Review: The Man Who Came to Dinner

Peccadillo Theater Company revives the Kaufman & Hart comedy classic.

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  • Photograph: Carol Rosegg

    The Man Who Came to Dinner

    The Man Who Came to Dinner at Theatre at St. Clement's

  • Photograph: Carol Rosegg

    The Man Who Came to Dinner

    The Man Who Came to Dinner at Theatre at St. Clement's

  • Photograph: Carol Rosegg

    The Man Who Came to Dinner

    The Man Who Came to Dinner at Theatre at St. Clement's

  • Photograph: Carol Rosegg

    The Man Who Came to Dinner

    The Man Who Came to Dinner at Theatre at St. Clement's

Photograph: Carol Rosegg

The Man Who Came to Dinner

The Man Who Came to Dinner at Theatre at St. Clement's

Time Out Ratings :

<strong>Rating: </strong>4/5

Sheridan Whiteside, the eponymous antihero of Kaufman and Hart's The Man Who Came to Dinner, is America's most famous snob. So just imagine his dismay when he slips on some ice and is stuck for the holidays, wheelchair-bound, in the home of an utterly square Ohio family. Soldiering on, Whiteside continues to run his one-man culture industry—including radio broadcasts, mummy cases, and several unruly penguins—out of their living room while treating the local rubes with deliciously undisguised contempt. (His famous entrance line: "I may vomit.")

While still utterly playable (and enjoyable in a classic film version) this 1939 comedy does rely on several period references that may not register with younger audiences. Yet the oldies-loving Peccadillo Theater Company gives it a good college try and scores at least a passing grade. Jim Brochu, who embodied Zero Mostel in last season's Zero Hour, certainly has the rotundity for the part, if not the booming voice and deadpan haughtiness of past Whitesides. (Too bad Alan Rickman is already engaged.) John Windsor-Cunningham and Cady Huffman shine as Broadway glitterati who descend upon the podunk town to aid Whiteside in his shenanigans. Unfortunately, Dan Wackerman's unevenly paced production starts slow and keeps lapsing into odd lulls. when spiraling anarchy is called for. Things pick up in the second act, though, once this well made play's comic engine automatically kicks into gear and Brochu finds his grumpy groove—with his snow-white mane and beard he makes the perfect Bad Santa for this utterly cynical Christmas carol.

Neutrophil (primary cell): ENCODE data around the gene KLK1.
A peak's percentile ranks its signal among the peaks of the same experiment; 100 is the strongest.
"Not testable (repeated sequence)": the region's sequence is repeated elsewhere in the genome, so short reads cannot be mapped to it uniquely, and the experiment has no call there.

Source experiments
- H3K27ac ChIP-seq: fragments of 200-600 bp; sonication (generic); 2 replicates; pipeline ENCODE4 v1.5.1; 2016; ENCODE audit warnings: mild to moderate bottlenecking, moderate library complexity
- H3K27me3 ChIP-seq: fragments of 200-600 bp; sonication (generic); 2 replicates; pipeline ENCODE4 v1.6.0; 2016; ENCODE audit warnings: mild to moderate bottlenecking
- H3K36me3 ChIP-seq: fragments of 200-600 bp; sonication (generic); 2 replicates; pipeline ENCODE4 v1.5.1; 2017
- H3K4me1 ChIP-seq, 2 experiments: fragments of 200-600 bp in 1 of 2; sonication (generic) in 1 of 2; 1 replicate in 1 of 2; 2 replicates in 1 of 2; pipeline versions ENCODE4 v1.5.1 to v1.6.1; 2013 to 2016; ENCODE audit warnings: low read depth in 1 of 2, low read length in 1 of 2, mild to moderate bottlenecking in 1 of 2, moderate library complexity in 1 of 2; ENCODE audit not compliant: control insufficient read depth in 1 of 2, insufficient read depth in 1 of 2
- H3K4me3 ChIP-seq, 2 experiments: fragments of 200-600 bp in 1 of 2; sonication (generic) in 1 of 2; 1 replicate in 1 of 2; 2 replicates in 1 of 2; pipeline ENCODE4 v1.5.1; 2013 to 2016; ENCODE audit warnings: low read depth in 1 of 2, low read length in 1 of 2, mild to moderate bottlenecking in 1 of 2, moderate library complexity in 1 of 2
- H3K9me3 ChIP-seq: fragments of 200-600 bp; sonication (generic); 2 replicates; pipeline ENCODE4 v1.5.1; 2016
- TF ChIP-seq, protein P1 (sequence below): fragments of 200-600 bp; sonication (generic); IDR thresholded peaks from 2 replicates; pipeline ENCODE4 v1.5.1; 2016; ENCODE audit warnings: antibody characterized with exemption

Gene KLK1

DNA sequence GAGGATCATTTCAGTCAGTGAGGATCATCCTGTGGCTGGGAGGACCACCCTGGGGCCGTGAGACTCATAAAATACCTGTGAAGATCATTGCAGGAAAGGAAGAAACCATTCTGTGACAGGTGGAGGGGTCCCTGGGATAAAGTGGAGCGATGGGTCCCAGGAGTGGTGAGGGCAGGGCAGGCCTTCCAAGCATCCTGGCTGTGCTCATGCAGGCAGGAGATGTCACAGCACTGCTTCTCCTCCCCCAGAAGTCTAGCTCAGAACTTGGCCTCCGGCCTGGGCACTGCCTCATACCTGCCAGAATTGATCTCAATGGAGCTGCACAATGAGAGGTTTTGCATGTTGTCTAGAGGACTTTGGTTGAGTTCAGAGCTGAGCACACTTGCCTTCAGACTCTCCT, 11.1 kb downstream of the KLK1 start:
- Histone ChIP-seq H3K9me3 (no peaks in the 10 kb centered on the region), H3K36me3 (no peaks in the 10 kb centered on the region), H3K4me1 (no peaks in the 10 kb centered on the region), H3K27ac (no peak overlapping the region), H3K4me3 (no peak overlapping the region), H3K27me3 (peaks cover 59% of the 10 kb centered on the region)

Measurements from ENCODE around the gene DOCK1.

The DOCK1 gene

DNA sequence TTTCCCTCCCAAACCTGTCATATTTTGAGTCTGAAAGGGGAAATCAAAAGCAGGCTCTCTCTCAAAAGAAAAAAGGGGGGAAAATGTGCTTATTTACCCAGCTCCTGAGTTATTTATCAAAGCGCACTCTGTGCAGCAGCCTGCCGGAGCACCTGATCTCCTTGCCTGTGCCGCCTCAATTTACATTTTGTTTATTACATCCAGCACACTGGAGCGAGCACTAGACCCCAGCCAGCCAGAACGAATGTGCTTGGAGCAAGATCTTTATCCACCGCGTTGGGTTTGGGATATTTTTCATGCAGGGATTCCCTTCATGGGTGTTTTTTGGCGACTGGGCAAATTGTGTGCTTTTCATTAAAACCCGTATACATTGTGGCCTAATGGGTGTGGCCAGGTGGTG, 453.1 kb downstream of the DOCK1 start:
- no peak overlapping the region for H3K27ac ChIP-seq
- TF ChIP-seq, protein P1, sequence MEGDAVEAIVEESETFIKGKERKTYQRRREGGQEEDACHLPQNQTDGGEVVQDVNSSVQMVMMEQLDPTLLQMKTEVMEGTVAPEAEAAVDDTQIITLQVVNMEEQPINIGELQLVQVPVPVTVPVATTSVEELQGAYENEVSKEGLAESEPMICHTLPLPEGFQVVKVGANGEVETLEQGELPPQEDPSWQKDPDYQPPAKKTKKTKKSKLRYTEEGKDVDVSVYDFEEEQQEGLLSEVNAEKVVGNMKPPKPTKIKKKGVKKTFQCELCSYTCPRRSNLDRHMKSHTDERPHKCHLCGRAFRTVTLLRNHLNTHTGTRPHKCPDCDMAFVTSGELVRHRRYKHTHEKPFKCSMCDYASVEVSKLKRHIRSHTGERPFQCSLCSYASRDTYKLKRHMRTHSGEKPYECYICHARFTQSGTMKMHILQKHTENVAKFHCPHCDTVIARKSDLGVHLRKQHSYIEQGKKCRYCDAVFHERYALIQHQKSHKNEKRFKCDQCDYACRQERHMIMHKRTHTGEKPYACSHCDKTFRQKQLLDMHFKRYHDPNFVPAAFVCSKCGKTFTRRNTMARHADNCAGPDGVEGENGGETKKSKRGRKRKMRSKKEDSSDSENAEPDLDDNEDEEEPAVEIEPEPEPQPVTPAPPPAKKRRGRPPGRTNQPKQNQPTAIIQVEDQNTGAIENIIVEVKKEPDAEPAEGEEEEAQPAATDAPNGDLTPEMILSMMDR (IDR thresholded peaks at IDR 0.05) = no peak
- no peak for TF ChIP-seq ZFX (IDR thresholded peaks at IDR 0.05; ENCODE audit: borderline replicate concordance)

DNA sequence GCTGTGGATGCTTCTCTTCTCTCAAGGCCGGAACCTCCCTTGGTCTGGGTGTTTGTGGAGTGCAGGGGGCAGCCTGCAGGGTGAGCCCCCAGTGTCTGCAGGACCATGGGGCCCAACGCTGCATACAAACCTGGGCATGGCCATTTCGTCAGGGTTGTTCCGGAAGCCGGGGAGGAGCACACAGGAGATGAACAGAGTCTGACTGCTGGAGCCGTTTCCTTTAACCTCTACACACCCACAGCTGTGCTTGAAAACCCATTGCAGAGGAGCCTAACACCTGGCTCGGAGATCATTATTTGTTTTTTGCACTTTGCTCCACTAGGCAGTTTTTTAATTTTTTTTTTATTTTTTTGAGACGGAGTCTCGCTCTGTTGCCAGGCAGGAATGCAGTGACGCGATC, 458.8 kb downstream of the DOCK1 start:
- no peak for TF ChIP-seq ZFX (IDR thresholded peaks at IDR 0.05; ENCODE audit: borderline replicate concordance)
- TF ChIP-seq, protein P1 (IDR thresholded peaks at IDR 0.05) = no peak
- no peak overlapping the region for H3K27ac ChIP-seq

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Theatre at St. Clement's. By Moss Hart and George S. Kaufman. Dir. Dan Wackerman. With Jim Brochu, Cady Huffman. 2hrs 30mins. One intermission. See complete event information

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